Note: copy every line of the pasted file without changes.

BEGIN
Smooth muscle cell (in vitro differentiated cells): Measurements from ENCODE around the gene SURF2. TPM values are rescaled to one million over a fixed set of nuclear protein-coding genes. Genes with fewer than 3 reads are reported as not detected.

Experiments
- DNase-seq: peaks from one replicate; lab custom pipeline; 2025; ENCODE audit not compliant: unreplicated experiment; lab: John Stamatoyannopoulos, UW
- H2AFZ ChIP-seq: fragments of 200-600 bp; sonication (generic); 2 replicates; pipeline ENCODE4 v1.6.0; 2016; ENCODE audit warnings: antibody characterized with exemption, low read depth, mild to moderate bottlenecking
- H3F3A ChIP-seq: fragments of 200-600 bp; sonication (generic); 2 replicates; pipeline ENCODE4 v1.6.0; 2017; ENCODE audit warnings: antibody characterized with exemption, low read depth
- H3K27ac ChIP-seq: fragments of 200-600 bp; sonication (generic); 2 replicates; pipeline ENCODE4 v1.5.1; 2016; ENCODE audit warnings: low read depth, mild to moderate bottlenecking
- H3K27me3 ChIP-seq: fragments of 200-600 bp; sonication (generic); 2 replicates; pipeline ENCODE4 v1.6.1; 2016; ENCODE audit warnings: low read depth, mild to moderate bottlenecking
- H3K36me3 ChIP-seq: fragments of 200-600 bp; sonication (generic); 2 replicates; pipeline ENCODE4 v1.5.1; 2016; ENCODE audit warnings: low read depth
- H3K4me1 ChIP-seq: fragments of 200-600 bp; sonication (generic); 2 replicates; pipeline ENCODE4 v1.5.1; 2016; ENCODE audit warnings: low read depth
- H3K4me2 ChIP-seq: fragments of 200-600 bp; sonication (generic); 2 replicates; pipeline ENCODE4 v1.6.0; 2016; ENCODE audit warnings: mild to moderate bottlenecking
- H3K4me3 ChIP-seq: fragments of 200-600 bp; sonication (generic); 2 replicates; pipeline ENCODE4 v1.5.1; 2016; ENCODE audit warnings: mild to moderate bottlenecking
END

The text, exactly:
Smooth muscle cell (in vitro differentiated cells): Measurements from ENCODE around the gene SURF2. TPM values are rescaled to one million over a fixed set of nuclear protein-coding genes. Genes with fewer than 3 reads are reported as not detected.

Experiments
- DNase-seq: peaks from one replicate; lab custom pipeline; 2025; ENCODE audit not compliant: unreplicated experiment; lab: John Stamatoyannopoulos, UW
- H2AFZ ChIP-seq: fragments of 200-600 bp; sonication (generic); 2 replicates; pipeline ENCODE4 v1.6.0; 2016; ENCODE audit warnings: antibody characterized with exemption, low read depth, mild to moderate bottlenecking
- H3F3A ChIP-seq: fragments of 200-600 bp; sonication (generic); 2 replicates; pipeline ENCODE4 v1.6.0; 2017; ENCODE audit warnings: antibody characterized with exemption, low read depth
- H3K27ac ChIP-seq: fragments of 200-600 bp; sonication (generic); 2 replicates; pipeline ENCODE4 v1.5.1; 2016; ENCODE audit warnings: low read depth, mild to moderate bottlenecking
- H3K27me3 ChIP-seq: fragments of 200-600 bp; sonication (generic); 2 replicates; pipeline ENCODE4 v1.6.1; 2016; ENCODE audit warnings: low read depth, mild to moderate bottlenecking
- H3K36me3 ChIP-seq: fragments of 200-600 bp; sonication (generic); 2 replicates; pipeline ENCODE4 v1.5.1; 2016; ENCODE audit warnings: low read depth
- H3K4me1 ChIP-seq: fragments of 200-600 bp; sonication (generic); 2 replicates; pipeline ENCODE4 v1.5.1; 2016; ENCODE audit warnings: low read depth
- H3K4me2 ChIP-seq: fragments of 200-600 bp; sonication (generic); 2 replicates; pipeline ENCODE4 v1.6.0; 2016; ENCODE audit warnings: mild to moderate bottlenecking
- H3K4me3 ChIP-seq: fragments of 200-600 bp; sonication (generic); 2 replicates; pipeline ENCODE4 v1.5.1; 2016; ENCODE audit warnings: mild to moderate bottlenecking